Black Lantern Green Arrow #30 (Published by DC Comics; Review by Robert Repici): Hey, look at that. I didn't know that the Black Lantern version of Green Arrow had his own series. When did this happen? And how the heck did the book manage to reach the 30-issue milestone? I mean, I know there's been a bunch of Blackest Night tie-ins, but thirty issues of a book starring an undead Oliver Queen is kind of pushing it, don't you think? Okay, joking aside, this is actually the first Green Arrow comic that I decided to buy since the Kevin Smith/Brad Meltzer era on the Emerald Archer's old title came to an end nearly a decade ago, and thankfully, it's a rather engaging read from start to finish. Although it's essentially just another formulaic Blackest Night tie-in story, this issue does a surprisingly solid job of delving into the troubled heart and mind of Oliver Queen as his body is forced to do the bidding of the black power ring that transformed him into an undead Black Lantern at the conclusion of Blackest Night #5. Picking up from that story thread, we learn here that Ollie is trapped inside his own subconscious and unable to overcome the power of the black ring, and consequently, he has no choice but to helplessly watch his possessed body taunt and terrorize his closest friends and family, most notably his wife and fellow crime-fighter, Black Canary. The psychological torture Ollie endures from not being able to override the Black Lantern ring controlling his body makes this a tragic tale that should definitely leave a lasting impact on the lives of him and his loved ones. This is J.T. Krul's debut issue on the Green Arrow series, and he already seems to have an incredibly strong grasp on the title character and his supporting cast. Right off the bat, the writer effectively begins to explore the idea that Ollie wants to be a better hero and person, but that something deep inside of him is holding him back from truly opening up to his wife and son. Needless to say, it will certainly be interesting to see where Krul decides to take this idea in his upcoming "Fall of Green Arrow" storyline. On the artistic front, Diogenes Neves provides the artwork here, and his energetic action sequences are arguably the true highlight of this issue. Keep an eye on this guy, folks. He's definitely an up-and-coming artist. All in all, this is a compelling, character-driven comic book that simply hits all the right notes. It's no secret that Ollie will have to endure even more harrowing trials and tribulations in the months to come, but for the first time in nearly ten years, I plan on being there with him for the ride.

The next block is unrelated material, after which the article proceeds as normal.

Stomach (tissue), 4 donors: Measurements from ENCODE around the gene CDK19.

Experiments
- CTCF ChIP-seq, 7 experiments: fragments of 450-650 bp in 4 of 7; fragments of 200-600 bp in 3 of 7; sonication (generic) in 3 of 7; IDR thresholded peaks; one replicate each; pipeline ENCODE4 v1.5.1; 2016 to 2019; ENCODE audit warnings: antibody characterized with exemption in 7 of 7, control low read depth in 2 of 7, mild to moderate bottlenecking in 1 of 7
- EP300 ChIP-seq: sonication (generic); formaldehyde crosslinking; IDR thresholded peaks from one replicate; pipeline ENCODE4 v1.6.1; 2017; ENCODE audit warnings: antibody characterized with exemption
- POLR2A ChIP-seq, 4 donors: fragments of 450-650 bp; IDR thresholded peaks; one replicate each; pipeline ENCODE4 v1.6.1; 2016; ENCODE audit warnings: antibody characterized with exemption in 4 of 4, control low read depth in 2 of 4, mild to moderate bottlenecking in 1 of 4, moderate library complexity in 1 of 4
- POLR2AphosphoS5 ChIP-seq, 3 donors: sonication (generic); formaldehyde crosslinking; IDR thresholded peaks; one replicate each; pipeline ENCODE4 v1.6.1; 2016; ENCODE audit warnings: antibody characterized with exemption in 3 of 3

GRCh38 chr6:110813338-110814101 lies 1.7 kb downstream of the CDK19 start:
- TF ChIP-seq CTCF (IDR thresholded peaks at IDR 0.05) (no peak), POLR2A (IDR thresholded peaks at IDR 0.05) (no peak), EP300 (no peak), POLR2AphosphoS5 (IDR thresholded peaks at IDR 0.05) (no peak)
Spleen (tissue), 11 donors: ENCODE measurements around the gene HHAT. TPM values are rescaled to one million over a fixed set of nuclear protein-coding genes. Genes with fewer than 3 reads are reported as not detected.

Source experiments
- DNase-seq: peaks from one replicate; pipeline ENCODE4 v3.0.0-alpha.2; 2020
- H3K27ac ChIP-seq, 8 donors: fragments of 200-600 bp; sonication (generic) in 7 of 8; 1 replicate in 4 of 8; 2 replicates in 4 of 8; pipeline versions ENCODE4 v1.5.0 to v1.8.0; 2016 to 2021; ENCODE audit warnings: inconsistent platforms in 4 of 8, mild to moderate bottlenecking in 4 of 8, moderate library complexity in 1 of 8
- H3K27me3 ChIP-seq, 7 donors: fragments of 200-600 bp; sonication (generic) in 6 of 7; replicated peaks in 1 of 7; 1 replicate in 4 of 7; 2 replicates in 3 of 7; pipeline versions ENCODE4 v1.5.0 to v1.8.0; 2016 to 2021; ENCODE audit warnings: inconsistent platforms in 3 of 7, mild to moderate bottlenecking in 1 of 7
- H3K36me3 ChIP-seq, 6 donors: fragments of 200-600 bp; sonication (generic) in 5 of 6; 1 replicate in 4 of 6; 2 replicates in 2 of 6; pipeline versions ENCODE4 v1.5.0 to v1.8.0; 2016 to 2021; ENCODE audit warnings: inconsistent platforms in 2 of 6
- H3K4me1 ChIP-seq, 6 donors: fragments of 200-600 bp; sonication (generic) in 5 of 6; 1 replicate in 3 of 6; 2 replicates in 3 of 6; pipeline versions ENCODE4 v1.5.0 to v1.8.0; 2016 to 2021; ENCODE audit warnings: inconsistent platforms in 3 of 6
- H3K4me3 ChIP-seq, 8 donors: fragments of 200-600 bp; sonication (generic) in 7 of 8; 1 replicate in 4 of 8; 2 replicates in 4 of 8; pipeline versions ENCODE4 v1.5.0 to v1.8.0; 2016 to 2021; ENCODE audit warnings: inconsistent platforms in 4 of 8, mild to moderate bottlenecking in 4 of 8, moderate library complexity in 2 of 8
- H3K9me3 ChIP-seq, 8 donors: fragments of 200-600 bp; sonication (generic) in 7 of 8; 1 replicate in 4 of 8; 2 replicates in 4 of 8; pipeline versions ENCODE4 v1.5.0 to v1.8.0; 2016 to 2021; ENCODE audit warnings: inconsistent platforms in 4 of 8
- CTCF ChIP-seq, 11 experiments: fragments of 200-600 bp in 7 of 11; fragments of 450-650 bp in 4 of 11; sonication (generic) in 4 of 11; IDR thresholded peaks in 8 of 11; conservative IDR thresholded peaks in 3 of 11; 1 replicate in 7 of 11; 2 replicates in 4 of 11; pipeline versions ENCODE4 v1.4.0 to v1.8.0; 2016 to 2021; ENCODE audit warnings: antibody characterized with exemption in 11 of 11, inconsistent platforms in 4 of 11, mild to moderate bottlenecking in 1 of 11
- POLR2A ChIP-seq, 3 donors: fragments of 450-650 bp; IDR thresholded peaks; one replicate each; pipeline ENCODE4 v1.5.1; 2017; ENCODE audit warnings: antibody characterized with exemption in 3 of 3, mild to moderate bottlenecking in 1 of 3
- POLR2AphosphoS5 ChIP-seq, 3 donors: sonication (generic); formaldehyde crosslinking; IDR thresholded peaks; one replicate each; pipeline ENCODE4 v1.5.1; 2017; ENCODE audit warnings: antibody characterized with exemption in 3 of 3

Ms. Marvel #50 (Marvel Comics; reviewed by Brian Andersen): Fare three well sweet, Ms. Marvel! While I have been a life-long fan of you as a character I can’t say the same about you’re rocking solo series. Especially after this dreadful final issue that ends not with a bang but with the wheeze of a deflated balloon. The much-hyped Ms. Marvel vs. Mystique showdown resulted in one page (one page!) of them yelling at each other before a lame-ass fake Captain Marvel enters the scene, fights Ms. M and then promptly explodes. Ugh. Really? The final villain turns out to be a nobody Captain Marvel imposter? Mystique and Ms. Marvel barely interacted much less go toe to toe! Lame, lame, lame. I wish I could say I that I’m sad to see this series go, but honestly, good-riddance. 50 issues and nary a one that I think I want to keep around in my long box. Sad.